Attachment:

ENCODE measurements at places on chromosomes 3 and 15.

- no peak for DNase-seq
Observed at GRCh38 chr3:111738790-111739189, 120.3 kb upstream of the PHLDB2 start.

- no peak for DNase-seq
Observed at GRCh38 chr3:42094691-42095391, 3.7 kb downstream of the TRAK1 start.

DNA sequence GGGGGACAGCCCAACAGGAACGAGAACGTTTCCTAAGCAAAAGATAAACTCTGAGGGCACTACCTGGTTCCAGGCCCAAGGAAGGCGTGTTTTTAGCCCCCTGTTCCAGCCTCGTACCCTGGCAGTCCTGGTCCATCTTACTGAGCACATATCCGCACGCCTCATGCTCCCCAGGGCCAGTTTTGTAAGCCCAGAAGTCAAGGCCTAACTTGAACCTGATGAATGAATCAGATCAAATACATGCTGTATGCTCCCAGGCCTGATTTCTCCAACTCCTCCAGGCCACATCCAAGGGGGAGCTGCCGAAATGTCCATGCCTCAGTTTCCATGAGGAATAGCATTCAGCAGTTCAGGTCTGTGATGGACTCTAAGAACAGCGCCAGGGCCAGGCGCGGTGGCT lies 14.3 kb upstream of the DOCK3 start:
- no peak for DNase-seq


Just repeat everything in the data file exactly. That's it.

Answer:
ENCODE measurements at places on chromosomes 3 and 15.

- no peak for DNase-seq
Observed at GRCh38 chr3:111738790-111739189, 120.3 kb upstream of the PHLDB2 start.

- no peak for DNase-seq
Observed at GRCh38 chr3:42094691-42095391, 3.7 kb downstream of the TRAK1 start.

DNA sequence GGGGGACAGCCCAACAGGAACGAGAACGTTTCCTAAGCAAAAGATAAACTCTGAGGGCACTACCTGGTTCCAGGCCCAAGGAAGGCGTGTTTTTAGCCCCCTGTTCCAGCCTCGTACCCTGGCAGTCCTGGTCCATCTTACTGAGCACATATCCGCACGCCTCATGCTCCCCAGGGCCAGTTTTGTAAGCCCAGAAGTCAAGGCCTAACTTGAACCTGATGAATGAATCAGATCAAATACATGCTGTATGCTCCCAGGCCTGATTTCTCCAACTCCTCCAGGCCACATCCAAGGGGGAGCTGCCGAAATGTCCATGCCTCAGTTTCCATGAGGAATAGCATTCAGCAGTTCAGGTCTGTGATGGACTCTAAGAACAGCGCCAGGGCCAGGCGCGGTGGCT lies 14.3 kb upstream of the DOCK3 start:
- no peak for DNase-seq